Technologies of the Novel

Nicholas Paige discusses his new book

Technologies of the Novel: Quantitative Data and the Evolution of Literary Systems

In a Berkeley Book Chat presented by UC Berkeley’s Townsend Center for the Humanities,  – 

Online: Click Here to Watch the Livestream. No registration required.

In a study based on the systematic sampling of nearly 2,000 French and English novels written between 1601 and 1830, UC Berkeley professor of French Nicholas Paige asks how, precisely, the novel evolved. Instead of simply “rising” (as scholars have traditionally described its appearance as a genre), the novel is, in Paige’s view, a system in constant flux, made up of artifacts — formally distinct novel types — that themselves rise, only to inevitably fall.

Paige argues that these artifacts are technologies, each with traceable origins, each needing time for adoption and also for abandonment. Like technological waves in more physical domains, the rises and falls of novelistic technologies don’t happen automatically: writers invent and adopt literary artifacts for many diverse reasons. Looking not at individual works but at the novel as a patterned system, Technologies of the Novel (Cambridge, 2020) presents a new way of understanding the history and evolution of art forms.

Nicholas Paige works on17th- and 18th-century French literature and culturehistory and theory of the novelquantitative literary history and digital humanitiesaesthetics and image theory, and cinema (French New Wave). His essay “Bardot and Godard in 1963 (Historicizing the Postmodern Image)” appeared in Representations 88.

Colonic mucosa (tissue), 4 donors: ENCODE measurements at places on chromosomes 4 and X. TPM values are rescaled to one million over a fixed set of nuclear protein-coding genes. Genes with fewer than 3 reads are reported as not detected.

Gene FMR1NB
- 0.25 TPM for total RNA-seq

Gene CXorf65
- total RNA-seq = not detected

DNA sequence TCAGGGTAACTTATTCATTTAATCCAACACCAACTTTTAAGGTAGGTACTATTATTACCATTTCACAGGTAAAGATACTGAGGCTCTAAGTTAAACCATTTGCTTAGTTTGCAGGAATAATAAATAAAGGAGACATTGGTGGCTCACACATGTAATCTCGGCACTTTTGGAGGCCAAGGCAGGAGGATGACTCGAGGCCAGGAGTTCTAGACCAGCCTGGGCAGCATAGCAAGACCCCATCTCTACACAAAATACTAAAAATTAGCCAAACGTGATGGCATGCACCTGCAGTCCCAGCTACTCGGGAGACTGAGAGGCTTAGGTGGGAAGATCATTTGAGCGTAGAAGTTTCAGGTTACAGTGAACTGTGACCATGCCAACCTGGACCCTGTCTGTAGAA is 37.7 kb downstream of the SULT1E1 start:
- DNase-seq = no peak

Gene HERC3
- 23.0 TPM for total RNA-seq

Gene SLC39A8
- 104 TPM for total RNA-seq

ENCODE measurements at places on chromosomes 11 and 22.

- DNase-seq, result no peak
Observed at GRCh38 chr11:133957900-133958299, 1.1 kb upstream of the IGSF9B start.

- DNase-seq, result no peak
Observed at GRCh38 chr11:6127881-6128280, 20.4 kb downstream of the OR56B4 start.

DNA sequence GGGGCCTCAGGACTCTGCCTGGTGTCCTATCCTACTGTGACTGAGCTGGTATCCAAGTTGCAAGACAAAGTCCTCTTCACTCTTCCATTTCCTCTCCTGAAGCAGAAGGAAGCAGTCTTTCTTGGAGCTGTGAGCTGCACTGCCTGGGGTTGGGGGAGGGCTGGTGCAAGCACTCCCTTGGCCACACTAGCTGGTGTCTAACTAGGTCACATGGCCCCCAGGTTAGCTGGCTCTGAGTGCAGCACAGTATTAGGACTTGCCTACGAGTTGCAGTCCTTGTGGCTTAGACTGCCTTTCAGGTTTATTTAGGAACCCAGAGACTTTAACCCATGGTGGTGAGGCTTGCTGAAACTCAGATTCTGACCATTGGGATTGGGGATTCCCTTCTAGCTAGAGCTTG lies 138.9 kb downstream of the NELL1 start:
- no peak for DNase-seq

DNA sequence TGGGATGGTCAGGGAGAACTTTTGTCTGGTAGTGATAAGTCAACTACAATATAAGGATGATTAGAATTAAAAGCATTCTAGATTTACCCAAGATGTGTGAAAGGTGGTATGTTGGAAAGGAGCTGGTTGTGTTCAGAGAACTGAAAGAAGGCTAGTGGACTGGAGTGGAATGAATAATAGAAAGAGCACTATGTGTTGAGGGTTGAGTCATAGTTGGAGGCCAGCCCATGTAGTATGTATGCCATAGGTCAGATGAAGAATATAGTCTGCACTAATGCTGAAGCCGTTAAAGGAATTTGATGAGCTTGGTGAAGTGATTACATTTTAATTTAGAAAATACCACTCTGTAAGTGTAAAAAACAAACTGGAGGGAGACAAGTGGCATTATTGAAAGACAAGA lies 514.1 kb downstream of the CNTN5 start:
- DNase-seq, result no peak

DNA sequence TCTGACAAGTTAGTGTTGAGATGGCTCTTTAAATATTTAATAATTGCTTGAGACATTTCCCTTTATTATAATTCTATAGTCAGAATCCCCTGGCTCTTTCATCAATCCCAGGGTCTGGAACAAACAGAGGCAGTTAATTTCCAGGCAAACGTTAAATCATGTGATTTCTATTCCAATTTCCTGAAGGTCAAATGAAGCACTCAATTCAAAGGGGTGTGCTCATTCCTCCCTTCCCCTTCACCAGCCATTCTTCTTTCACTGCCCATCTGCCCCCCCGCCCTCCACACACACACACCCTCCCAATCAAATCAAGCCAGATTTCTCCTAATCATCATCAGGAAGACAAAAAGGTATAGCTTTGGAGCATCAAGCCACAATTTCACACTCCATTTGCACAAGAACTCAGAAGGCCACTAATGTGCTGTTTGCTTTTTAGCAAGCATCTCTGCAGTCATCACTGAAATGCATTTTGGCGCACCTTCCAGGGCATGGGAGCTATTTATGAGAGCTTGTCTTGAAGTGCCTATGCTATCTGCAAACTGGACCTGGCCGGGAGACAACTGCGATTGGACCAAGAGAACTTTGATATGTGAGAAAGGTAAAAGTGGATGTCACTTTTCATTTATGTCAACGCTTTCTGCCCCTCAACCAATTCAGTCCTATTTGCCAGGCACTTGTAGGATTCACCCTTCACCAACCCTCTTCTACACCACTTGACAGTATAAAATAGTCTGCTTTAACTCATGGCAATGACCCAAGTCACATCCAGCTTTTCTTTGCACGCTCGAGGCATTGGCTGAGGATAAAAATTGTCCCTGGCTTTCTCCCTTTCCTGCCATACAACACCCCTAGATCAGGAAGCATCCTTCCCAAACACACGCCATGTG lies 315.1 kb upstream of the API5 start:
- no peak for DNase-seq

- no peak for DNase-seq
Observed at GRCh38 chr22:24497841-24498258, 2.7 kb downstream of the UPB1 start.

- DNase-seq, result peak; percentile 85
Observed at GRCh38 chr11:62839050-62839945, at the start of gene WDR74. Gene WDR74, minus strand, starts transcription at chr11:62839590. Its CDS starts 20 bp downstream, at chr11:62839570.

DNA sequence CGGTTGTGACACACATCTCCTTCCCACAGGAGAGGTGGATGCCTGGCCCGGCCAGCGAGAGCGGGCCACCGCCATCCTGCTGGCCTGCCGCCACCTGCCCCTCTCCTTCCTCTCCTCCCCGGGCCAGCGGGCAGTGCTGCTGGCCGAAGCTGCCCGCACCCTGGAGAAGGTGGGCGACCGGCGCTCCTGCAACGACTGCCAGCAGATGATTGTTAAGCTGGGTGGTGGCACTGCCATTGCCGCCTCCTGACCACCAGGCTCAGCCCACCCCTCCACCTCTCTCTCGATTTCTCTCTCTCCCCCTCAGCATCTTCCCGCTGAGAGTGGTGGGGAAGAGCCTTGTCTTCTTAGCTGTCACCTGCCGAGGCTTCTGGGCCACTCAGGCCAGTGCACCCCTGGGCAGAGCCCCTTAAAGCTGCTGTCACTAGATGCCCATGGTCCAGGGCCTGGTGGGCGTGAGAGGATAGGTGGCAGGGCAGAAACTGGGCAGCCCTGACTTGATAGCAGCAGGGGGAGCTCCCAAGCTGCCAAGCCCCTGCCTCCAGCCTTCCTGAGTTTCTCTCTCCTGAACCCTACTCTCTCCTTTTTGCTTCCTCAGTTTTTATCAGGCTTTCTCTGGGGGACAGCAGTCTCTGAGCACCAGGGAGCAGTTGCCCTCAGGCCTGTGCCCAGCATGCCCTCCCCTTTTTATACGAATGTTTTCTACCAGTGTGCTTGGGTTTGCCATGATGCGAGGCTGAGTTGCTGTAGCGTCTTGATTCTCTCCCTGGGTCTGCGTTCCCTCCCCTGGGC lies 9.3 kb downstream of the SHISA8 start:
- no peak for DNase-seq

Paige is joined by UC Berkeley professor of English Dorothy Hale. After a brief discussion, they respond to questions from the audience.

 

Michael Lucey Translation Reviewed

Michael Lucey’s translation of The End of Eddy by Édouard Louis, published earlier this month, has just been reviewed in both the New Yorker and the New York Times

An autobiographical novel about growing up gay in a working-class town in Picardy, The End of Eddy at once captures the violence and desperation of life in a French factory town and provides a sensitive portrait of boyhood and sexual awakening.

The author, Édouard Louis, is a novelist and the editor of a scholarly work on Pierre Bourdieu. He is the coauthor, with the philosopher Geoffroy de Lagasnerie, of “Manifesto for an Intellectual and Political Counteroffensive,” published in English by the Los Angeles Review of Books.

Michael Lucey, a member of the Representations editorial board, is a professor of French literature at the University of California, Berkeley. He is the author of Never Say I: Sexuality and the First Person in Colette, Gide, and Proust and The Misfit of the Family: Balzac and the Social Forms of Sexuality and translator of Returning to Reims by Didier Eribon.